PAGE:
When it comes to Corporate Wellbeing, there’s no doubt about the benefits of yoga. Yoga brings peace and harmony, far away from the high-octane world of board rooms and trading floors.
When you step into a yoga studio, the aim is to balance the constant fluctuations of the mind and cultivate a sense of steadiness and good space for people to move into. This is what classical yoga texts say, far away from the “circus yoga” that is presented on Instagram today.
With the primary benefit of stress reduction, it is little wonder that the corporate world has gravitated towards offering yoga classes.
There is a lot to be said for a workforce that is less stressed and more productive. My classes, by their own admission, leave my students and fellow employees in a ‘zen like’ state.
That said, by merely offering yoga classes, are companies discharging their duty to employees in the area of corporate wellbeing? Do they believe that by simply offering classes, enough is being done to improve the wellbeing of employees?
Sadly, it is not. To offer classes is one thing. To actively encourage, facilitate and allow for employees to attend is another.
If the working culture involves long hours, it means recognising that employees are more likely to perform better after they have had some time away from the desk.
To this extent, it means acting flexibly, taking into account individual employee needs.
In this regard, we need embodied leadership from our senior managers that actively encourages students to attend classes.
This means to be reasonably practical, organising meetings around employees yoga classes and other corporate wellbeing activities, making it easier for them to attend.
It also means senior management attending and participating in classes.
After all, with more than 1 in 8 workers estimated to suffer from muscoskeletal disorders (MSD), and 33% of all long term absences from work attributed to MSD, attending yoga (or other body-conditioning classes such as Pilates) is pretty much essential.
After all, its not necessarily bad posture that is the cause of back pain and other ailments, its the sedentary lifestyle that is killing us. In some cases, literally.
An approach that is as-hoc and superficial in terms of its delivery will not do anything for employees’ wellbeing. For, so long as yoga is associated with the more aesthetic, playful aspects of wellbeing, it will never get the respect it deserves.
To this extent, we need changes in attitude which characterise yoga not as a luxury, but rather as essential. After all, would you skip lunch or dinner if you were busy?
A student said to me recently that “work takes priority over yoga” and then created a habit of not coming to class. On one level, it is understandable.
Work is to be done. Unfortunately, I see this all the time. The attitude that “I’ll only go to yoga if I have time, and if I don’t have enough perceived time, then I’d rather be stressed and tired and still do my job”.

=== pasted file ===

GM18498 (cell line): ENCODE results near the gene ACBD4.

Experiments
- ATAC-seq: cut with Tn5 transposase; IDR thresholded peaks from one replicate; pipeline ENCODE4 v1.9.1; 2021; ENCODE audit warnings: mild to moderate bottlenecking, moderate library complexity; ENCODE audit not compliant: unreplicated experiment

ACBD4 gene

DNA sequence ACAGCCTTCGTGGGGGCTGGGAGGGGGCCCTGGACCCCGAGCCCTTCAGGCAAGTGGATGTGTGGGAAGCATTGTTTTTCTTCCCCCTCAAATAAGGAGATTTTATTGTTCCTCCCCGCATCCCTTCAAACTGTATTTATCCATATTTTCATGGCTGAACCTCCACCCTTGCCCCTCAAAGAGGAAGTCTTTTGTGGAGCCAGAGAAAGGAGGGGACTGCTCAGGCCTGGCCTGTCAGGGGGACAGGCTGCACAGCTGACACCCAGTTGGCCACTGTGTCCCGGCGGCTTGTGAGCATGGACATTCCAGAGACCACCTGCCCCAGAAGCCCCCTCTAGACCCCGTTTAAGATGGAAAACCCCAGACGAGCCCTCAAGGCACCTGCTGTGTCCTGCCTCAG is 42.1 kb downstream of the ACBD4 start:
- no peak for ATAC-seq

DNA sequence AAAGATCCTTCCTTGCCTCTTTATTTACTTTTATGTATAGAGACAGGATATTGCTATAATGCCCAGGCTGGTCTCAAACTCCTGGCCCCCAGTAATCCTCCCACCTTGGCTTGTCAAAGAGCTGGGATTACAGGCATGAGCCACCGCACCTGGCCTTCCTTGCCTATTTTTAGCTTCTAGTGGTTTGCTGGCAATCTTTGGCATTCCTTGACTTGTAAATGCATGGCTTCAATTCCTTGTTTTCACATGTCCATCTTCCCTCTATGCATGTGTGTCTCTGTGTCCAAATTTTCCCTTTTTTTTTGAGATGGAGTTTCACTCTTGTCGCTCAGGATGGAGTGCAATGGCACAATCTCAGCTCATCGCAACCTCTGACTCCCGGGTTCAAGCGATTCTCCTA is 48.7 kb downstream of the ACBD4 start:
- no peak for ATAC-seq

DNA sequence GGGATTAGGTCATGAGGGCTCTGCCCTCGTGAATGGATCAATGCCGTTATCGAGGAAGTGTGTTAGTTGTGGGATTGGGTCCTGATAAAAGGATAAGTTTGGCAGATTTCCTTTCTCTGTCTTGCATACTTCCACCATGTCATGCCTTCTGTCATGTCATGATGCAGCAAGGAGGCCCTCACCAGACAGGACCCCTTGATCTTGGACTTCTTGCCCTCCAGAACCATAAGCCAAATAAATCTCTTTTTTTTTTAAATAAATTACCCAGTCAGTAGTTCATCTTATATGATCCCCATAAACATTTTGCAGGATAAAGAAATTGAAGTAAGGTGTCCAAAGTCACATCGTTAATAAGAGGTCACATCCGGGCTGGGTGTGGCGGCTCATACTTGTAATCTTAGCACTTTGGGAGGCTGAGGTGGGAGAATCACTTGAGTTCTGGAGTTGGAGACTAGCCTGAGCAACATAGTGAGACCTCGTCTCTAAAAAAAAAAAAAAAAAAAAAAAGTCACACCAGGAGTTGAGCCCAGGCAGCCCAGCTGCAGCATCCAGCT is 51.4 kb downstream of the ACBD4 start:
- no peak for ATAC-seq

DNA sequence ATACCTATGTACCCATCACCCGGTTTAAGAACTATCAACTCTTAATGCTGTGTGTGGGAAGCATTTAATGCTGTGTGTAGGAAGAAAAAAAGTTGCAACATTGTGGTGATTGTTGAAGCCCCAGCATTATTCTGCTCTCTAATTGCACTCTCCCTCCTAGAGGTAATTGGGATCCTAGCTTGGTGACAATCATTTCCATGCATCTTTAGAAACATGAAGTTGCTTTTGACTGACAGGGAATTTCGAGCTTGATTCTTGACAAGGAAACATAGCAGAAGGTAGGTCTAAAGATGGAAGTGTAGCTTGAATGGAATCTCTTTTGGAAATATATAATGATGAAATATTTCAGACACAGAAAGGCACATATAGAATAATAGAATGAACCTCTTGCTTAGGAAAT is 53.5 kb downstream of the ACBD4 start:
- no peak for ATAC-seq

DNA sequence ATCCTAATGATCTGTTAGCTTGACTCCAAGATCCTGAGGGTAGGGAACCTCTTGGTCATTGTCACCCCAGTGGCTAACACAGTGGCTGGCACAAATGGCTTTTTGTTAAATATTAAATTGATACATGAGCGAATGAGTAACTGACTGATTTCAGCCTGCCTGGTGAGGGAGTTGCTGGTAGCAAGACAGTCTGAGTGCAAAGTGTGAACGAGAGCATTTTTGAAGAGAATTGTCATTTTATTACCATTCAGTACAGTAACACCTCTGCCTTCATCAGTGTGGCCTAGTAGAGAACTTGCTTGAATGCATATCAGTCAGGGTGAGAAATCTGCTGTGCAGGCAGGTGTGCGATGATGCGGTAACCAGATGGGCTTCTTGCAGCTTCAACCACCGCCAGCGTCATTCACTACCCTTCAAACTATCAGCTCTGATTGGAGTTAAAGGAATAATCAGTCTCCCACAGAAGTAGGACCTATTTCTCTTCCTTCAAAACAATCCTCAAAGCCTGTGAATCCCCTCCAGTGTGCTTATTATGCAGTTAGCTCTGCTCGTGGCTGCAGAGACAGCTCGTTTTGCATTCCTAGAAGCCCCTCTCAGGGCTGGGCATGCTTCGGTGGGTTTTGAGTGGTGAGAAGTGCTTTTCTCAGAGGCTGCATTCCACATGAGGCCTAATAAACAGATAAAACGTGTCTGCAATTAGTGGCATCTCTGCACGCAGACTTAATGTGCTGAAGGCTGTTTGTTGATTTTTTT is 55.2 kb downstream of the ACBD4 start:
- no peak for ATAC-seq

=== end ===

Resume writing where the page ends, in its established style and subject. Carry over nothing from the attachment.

The perception in most cases is only 15 minutes or so, but it’s enough to stop students attending yoga.
Rather, the change in thinking required is how yoga can help you increase your performance at work. What would happen if your output (and hence productivity) would increase after going to class?
Anything that increases the blood flowing through the body, oxygenates the brain and releases feel-good stress busting hormones, including increasing levels of GABA in the brain (the body’s natural tranquilliser), is going to make you feel better and hence work better. It makes total sense, except most people and management don’t see it that way.
Time is measured in terms of hours present, not what is actually performed in those hours.
Johnson & Johnson, the pioneers in employee wellbeing in one study have demonstrated that even with ‘short term’ interventions in employee wellbeing, the quality of employee’s lives increases. In particular, the study aimed at encouraging “participants to work toward their action plan by adopting behavioural changes aligned with personal goals, such as reducing stress, managing energy, and maximising purpose.”
That’s the key message about corporate wellbeing.
Make employees feel good about themselves, and they are likely to be more productive and focused.
Isn’t that what every employer wants?
I appreciate that yoga may only be part of the corporate wellbeing jigsaw puzzle, but it is a step in the right direction in terms of integrating it into employees’ every day life.
In my vision, every organisation will have ‘Chief Wellbeing Officers’, including a ‘head of yoga’. It would have responsibility for not only organising the yoga programme and promoting it, but also measuring (and being accountable for) its success and performance, tailoring it to employees’ needs.
Perhaps that dream is not too far off from fantasy.
After all, in the age of disruption and new ways of thinking (and working), why wouldn’t an organisation want to adopt a new approach to working?
Welcome to the new age of corporate wellbeing. Where anything is possible, including more (effective) yoga in the work place.